When Clear Blue Water first began appearing in newspapers it was thrilling even though I didn’t live anywhere near a paper that carried my strip.  Just knowing it was out there was enough.  A good friend of mine lived in a city that carried CBW and she saved a whole months worth of comics pages for me to look at.  This was incredibly helpful, and it had a positive impact on my strip.

First thing I did after opening the package was to lay out all the pages and study them to see if CBW stood out in any way.  I looked to see if my gags were as good as the other strips in the paper.  Usually I thought they were.  This part of the process was nice.  Then I looked to see if CBW  looked like it didn’t belong there due to being too ameteurish.  Sadly, some days it did.  Then I tried to figure out why.  Well, first off, it was wordy.  WAY too wordy.  It had twice as many words crammed into the panels as most other strips nearby.  And when I say the words were crammed in, they definitely were.  I would put so many words in that sometimes I had no real room to draw.  This was not the look I was going for.

Second, the words were written smaller than most other strips.  And they were not straight across.  I didn’t use lines for reference, instead I would just eyeball it, and so my words sometimes drifted a little up or a little down the page.    My syndicate suggested that I get a font and use the computer to do the words, but I didn’t want to do that if I could help it.  I am a fan of hand drawn words.

I made a few changes that vastly improved the look of my strip.  As I’ve mentioned before, I cut my words to 70 maximum on dailies (I went as high as 73 if I had to, but at 74 I would continue to cut).  Most days I was either right at 70 or just below.  Immediately, my strip looked better!  Not only did it look better, but it read better as well.  Forcing a word count made me learn to cut mercilessly.  Sometimes I’d write a gag with over 170 words and I’d have to cut 100 of them while still retaining the gag.  It taught me to make every word count and it taught me how to say things as econmically as possible.  Eventually, I stopped writing 150-170 words to begin with and actually began to think in smaller chunks of information.  I began to think less wordy and my writing vastly improved.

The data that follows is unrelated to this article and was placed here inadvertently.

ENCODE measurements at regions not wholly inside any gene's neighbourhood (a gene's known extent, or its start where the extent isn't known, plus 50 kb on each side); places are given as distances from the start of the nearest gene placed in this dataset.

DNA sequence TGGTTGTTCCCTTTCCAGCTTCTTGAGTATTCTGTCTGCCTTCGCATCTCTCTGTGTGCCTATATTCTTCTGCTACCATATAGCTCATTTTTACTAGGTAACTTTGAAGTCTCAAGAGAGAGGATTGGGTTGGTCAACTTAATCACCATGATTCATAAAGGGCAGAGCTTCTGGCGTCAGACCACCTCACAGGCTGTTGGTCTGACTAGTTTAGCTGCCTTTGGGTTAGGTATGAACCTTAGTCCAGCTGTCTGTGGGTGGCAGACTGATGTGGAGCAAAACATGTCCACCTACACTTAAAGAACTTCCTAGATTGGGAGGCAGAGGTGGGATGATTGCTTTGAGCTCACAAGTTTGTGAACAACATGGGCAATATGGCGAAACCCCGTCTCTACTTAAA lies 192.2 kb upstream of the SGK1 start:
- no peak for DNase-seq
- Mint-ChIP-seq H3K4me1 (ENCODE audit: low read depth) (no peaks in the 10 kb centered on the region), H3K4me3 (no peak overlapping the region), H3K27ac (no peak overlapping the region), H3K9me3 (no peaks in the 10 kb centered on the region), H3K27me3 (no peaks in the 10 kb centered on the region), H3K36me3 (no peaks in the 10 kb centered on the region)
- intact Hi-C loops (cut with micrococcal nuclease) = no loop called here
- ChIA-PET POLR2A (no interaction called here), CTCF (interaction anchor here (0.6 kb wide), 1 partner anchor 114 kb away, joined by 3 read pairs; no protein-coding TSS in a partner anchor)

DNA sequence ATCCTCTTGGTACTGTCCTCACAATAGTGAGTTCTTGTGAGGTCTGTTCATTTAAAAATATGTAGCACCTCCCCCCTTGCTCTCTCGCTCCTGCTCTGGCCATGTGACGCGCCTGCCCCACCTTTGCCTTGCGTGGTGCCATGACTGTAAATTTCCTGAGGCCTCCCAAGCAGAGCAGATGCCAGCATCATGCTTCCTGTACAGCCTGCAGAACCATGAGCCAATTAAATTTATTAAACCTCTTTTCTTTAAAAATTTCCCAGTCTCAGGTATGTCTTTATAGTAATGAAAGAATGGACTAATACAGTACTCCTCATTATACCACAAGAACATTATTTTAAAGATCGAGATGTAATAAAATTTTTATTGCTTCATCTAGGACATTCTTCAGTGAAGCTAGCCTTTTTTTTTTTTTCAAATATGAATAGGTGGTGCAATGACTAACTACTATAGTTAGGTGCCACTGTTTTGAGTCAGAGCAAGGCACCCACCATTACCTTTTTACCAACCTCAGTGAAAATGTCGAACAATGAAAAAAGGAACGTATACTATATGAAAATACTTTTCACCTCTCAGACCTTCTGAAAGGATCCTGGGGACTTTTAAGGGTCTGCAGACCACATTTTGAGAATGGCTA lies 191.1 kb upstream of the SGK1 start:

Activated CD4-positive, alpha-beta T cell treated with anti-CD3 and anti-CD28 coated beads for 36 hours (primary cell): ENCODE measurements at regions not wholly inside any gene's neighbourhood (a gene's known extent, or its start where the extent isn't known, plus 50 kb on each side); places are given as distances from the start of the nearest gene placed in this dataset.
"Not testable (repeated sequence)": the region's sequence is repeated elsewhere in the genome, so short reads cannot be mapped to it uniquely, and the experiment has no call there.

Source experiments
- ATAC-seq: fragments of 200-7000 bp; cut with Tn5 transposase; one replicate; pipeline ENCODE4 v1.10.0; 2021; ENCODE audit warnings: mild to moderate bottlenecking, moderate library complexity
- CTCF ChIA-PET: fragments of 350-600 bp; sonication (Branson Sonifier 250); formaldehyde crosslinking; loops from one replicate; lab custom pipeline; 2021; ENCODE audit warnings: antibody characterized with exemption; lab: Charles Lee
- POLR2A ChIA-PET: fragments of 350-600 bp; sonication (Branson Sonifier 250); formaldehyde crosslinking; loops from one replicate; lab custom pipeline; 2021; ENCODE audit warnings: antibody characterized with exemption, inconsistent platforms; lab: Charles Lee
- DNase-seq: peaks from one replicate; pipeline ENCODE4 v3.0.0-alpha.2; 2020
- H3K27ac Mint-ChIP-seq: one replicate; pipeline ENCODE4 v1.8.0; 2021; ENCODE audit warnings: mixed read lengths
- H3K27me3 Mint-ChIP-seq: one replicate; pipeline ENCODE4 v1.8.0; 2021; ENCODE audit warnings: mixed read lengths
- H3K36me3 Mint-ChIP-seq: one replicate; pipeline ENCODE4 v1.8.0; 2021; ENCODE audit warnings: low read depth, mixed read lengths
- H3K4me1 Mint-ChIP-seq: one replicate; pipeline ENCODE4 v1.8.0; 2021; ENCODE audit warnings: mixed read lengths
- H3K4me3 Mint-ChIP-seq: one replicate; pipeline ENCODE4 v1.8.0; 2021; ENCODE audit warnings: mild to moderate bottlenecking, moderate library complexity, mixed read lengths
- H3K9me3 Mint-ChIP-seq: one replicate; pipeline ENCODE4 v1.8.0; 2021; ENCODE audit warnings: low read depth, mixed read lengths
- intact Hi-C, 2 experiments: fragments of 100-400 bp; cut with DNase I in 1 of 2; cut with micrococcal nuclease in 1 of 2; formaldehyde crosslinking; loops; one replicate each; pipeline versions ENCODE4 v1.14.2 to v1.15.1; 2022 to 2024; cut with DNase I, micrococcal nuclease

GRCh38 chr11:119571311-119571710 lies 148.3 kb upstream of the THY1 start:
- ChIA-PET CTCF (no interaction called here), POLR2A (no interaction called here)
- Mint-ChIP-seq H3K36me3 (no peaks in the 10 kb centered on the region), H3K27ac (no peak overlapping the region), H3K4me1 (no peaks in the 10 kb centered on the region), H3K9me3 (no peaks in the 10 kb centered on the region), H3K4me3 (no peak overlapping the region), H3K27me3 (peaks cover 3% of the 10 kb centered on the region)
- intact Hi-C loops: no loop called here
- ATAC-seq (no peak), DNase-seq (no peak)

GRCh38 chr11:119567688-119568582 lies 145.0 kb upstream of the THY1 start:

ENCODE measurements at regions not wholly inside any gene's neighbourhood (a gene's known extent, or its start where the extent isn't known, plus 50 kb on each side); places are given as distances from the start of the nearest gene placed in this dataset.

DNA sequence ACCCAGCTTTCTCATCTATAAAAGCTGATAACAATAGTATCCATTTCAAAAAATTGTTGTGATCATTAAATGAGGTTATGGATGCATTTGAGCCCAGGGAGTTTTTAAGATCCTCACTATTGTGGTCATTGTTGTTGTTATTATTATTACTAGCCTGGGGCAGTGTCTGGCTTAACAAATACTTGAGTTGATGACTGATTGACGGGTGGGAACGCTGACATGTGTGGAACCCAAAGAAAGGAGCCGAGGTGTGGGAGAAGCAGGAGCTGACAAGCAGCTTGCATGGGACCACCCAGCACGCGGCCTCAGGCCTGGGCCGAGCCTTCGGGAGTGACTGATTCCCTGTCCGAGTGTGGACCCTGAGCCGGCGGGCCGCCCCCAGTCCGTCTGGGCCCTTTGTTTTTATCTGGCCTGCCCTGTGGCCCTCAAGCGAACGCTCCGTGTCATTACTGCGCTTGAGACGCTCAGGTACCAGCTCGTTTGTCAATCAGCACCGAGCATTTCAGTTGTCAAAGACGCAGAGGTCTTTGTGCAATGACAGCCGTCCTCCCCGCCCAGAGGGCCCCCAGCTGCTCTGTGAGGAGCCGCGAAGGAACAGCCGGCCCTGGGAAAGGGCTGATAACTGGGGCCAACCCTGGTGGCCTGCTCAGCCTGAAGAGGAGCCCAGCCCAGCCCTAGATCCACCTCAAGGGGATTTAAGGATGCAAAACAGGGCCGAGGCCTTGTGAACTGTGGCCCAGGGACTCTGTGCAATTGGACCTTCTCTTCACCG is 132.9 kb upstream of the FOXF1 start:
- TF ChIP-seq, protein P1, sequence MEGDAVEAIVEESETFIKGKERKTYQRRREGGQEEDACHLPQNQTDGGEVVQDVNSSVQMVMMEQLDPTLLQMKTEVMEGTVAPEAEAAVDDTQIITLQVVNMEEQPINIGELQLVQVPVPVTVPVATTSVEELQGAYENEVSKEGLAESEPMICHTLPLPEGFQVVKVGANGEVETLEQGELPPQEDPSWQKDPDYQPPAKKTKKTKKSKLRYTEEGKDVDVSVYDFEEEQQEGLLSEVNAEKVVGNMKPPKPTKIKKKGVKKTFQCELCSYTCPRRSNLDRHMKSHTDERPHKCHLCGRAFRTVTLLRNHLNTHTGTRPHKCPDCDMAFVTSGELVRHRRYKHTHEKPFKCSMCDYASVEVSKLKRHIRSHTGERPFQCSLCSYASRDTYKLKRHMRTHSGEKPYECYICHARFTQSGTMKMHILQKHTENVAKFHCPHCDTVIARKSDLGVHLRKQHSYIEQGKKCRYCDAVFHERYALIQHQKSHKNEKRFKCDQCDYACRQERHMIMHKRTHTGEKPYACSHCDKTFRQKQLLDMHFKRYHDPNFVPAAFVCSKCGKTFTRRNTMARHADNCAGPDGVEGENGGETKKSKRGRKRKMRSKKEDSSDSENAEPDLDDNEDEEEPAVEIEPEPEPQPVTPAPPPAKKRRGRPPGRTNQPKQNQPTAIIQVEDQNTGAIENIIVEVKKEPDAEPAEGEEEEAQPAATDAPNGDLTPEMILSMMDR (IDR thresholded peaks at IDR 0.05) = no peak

Second, I invested in an Ames lettering guide (about 50 cents) and made up a template of lines.  Instead of drawing lines on every toon to ink the words on (which is tedious, time-consuming and must then be erased!) I inked the guide lines on a piece of Bristol board.  To ink words, I tape the board to my light table and tape my cartoon (already divided into panels) on top of the guide lines.  Then I simply ink the words onto the cartoon using the lines as a guide  and Viola!  No erasing necessary, and the words are lined and even and as neat as I am capable of making them.

These two simple fixes took my cartoon from amateurish to professional and they were painless.  So thank you Imelda for sending me the months worth of my cartoon.  If you want to see what I’m talking about in action, go to karenmontaguereyes.com  and click on the CBW page.  Then scroll down and click on Karen’s favorite strips.  Look at the 2004 year.  All of those strips were done with my old lettering style and they were all wordy (remember these are my favorites, so the wordiest ones aren’t here, probably…)  Then look at the 2005 year.  The 1/28 comic is the first week with the new lettering and I think you can really tell the difference.  The 2/6 Sunday is still cramped because it had already been turned in when I began making changes to my strip.

I will post a new strip first thing tomorrow morning.  I am too tired now and must go to sleep.  Sorry for the delay…